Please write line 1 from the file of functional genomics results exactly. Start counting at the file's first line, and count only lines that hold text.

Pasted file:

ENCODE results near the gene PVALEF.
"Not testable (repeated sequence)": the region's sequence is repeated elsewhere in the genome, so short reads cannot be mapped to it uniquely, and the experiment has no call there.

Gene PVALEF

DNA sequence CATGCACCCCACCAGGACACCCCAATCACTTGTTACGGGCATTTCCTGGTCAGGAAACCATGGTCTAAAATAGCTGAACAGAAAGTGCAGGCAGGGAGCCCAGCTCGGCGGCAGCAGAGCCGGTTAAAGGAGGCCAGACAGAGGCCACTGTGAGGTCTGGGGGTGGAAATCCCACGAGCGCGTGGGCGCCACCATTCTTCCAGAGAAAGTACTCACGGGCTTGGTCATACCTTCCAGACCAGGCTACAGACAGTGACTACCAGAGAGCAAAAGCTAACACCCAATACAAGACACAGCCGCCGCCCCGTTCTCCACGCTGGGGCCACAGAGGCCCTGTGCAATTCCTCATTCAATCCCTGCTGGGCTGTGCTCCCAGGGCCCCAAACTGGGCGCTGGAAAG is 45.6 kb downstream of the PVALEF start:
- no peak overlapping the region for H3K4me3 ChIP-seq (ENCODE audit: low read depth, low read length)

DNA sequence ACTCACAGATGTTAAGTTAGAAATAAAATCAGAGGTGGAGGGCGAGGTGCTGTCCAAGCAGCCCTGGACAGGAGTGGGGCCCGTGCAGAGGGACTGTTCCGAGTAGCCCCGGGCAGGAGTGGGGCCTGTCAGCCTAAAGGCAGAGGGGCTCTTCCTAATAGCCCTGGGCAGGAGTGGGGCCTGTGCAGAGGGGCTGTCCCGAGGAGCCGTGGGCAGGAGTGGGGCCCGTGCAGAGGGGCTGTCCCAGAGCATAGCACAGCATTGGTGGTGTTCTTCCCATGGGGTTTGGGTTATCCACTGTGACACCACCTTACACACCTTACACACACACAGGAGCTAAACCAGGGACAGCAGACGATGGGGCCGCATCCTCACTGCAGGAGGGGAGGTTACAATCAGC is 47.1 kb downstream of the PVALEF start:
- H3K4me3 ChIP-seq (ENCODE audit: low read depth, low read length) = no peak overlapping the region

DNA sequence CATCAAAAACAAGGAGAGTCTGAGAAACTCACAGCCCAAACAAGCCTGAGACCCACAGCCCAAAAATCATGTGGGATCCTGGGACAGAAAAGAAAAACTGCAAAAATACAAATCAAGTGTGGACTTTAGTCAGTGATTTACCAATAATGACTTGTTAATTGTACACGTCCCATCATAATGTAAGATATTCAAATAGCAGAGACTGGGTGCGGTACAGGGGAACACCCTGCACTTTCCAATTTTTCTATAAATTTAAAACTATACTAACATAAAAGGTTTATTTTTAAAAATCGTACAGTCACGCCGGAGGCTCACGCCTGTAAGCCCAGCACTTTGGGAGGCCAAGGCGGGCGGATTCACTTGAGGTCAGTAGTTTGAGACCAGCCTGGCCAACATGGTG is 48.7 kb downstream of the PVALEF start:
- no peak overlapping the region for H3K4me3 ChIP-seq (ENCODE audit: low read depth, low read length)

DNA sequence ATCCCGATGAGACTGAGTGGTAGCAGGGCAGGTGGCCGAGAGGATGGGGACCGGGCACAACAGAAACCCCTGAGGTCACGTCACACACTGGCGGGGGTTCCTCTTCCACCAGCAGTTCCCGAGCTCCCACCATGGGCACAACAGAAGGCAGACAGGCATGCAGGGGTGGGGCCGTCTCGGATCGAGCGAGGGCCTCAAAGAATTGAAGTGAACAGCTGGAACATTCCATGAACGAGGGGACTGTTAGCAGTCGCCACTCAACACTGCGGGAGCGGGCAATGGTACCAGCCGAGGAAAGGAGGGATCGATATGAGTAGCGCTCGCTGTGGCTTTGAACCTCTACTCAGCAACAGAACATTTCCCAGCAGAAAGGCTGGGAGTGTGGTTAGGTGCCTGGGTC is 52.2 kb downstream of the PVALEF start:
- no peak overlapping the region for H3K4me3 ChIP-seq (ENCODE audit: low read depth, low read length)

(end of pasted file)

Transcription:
ENCODE results near the gene PVALEF.